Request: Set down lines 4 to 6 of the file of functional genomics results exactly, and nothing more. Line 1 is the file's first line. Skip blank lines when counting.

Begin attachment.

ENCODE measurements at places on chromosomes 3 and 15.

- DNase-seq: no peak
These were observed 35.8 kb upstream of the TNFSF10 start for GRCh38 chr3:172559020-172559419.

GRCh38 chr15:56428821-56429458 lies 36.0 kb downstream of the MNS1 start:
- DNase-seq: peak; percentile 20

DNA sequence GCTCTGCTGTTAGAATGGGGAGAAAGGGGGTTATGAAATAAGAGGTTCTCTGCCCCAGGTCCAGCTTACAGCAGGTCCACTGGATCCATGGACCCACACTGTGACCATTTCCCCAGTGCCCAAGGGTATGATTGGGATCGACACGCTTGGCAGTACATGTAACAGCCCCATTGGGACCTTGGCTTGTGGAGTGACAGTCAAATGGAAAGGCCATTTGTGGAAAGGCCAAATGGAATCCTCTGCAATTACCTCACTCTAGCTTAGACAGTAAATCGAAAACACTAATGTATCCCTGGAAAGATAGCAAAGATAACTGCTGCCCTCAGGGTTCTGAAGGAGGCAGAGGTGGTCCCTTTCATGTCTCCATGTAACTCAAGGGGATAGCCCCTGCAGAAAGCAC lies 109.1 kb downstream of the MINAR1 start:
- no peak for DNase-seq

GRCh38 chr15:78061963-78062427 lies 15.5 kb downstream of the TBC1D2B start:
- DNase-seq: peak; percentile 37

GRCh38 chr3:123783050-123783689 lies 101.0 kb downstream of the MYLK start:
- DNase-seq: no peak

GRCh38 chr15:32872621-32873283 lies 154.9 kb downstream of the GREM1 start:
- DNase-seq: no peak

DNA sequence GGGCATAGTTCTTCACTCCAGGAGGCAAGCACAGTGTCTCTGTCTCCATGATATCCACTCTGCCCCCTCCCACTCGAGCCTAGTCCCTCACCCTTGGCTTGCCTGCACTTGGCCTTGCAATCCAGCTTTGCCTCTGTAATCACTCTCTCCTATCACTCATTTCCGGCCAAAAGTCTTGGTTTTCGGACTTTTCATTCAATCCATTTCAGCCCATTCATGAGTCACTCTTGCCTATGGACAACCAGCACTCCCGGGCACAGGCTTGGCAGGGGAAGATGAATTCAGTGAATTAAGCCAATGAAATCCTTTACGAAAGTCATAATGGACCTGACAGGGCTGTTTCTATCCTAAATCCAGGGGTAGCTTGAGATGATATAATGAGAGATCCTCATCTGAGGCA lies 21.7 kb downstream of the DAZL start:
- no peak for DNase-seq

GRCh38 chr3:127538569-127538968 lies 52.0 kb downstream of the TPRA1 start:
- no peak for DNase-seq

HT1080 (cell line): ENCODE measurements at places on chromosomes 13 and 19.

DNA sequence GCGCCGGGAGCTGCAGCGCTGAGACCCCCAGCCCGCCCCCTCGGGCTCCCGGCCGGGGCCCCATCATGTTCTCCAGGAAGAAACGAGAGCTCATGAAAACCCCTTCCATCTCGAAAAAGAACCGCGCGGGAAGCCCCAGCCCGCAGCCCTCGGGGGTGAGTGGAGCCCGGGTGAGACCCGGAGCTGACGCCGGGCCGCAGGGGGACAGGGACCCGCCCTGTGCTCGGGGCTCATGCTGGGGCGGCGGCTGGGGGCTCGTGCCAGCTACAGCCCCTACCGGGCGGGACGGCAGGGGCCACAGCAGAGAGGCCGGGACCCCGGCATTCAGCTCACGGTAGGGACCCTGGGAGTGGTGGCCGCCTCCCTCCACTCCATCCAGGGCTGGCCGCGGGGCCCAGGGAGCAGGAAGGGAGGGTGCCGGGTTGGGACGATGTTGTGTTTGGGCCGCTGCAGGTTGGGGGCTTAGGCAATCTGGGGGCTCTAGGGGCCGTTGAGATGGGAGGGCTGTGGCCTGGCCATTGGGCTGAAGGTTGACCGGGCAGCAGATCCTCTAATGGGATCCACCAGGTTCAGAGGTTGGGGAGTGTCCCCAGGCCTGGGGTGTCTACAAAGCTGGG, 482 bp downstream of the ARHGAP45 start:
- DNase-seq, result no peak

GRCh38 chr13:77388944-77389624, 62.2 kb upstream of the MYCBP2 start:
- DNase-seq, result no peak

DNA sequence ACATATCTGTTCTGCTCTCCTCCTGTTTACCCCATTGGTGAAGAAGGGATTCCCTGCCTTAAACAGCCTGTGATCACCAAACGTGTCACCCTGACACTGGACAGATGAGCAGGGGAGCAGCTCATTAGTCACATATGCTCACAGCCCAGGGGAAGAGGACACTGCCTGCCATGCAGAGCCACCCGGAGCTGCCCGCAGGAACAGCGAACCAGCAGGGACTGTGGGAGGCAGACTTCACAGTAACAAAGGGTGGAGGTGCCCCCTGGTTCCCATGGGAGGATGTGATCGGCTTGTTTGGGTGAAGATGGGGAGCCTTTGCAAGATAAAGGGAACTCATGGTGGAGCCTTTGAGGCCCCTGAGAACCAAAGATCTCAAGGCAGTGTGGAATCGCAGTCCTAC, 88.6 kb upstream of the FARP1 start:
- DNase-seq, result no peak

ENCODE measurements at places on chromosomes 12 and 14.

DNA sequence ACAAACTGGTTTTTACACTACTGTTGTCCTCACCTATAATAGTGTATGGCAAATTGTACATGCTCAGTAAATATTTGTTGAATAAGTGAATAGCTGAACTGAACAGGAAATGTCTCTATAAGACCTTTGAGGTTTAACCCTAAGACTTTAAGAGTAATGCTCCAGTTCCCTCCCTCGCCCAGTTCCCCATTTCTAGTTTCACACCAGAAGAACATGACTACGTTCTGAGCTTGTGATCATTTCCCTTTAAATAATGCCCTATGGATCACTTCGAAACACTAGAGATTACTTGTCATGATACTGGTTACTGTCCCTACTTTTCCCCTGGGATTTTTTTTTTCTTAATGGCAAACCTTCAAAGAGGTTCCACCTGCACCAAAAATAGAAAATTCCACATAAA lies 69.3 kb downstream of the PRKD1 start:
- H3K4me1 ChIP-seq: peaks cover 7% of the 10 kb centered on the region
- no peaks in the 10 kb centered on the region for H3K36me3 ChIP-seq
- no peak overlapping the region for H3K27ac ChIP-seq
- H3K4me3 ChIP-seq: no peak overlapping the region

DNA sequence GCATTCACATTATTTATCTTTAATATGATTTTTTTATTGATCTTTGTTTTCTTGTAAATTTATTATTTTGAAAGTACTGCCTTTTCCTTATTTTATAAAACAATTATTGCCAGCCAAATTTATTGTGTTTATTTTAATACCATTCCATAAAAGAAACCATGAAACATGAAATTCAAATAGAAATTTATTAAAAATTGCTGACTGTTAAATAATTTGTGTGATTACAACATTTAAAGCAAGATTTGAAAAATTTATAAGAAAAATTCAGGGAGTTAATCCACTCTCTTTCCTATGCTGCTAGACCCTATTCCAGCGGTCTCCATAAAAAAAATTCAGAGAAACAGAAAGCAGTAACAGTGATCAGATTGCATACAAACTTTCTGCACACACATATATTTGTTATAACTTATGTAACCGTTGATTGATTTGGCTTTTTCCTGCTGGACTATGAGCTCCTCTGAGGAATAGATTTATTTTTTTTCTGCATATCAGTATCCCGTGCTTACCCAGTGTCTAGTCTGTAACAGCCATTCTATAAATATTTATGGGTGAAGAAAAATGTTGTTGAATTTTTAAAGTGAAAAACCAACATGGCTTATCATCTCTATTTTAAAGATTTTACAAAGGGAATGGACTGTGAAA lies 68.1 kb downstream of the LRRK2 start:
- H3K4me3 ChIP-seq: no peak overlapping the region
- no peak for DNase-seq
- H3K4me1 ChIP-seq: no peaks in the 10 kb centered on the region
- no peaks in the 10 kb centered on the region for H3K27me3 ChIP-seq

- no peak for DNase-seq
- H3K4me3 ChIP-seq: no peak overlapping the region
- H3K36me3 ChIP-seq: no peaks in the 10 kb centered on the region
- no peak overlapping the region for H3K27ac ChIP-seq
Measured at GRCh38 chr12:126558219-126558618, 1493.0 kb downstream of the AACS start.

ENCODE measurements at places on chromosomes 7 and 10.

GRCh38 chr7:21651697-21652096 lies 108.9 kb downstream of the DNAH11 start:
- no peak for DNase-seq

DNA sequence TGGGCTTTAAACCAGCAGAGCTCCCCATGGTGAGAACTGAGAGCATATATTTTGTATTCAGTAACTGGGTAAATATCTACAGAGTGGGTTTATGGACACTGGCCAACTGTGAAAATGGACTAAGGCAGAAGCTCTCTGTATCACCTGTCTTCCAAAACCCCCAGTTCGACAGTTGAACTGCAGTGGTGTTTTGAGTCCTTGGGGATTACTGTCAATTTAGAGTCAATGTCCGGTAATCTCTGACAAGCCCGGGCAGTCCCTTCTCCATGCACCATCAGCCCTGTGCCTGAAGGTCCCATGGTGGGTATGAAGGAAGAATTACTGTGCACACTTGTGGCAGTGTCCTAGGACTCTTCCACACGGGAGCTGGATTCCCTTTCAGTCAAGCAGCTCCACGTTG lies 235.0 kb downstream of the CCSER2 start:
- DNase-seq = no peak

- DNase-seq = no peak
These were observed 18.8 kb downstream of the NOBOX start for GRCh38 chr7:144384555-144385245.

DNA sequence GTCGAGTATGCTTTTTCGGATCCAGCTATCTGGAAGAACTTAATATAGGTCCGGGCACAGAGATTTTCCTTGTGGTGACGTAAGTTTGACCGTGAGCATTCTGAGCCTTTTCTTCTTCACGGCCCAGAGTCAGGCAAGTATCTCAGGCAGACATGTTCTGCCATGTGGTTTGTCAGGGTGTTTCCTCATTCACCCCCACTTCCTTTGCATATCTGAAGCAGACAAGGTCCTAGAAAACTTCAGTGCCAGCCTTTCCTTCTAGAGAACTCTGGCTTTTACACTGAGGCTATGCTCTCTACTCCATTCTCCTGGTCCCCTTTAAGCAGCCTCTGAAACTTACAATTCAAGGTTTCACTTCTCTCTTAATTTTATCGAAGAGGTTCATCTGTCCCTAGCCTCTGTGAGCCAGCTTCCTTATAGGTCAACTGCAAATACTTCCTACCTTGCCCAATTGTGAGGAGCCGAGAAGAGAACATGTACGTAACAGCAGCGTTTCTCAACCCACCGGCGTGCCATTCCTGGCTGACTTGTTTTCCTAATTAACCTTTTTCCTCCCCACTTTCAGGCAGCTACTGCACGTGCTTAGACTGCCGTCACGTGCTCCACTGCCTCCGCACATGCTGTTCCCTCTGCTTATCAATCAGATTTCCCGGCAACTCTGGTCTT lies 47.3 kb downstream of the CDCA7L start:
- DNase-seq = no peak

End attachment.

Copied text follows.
GRCh38 chr15:56428821-56429458 lies 36.0 kb downstream of the MNS1 start:
- DNase-seq: peak; percentile 20

DNA sequence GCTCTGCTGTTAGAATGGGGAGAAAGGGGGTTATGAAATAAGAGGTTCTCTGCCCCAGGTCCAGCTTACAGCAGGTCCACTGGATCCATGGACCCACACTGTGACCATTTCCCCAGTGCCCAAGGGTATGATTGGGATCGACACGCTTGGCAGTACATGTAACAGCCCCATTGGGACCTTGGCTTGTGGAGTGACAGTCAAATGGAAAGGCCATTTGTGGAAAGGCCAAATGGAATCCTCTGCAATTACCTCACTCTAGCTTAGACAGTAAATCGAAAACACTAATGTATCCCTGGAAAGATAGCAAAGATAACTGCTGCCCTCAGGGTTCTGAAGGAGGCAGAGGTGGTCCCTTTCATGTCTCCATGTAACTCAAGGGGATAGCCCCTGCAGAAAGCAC lies 109.1 kb downstream of the MINAR1 start: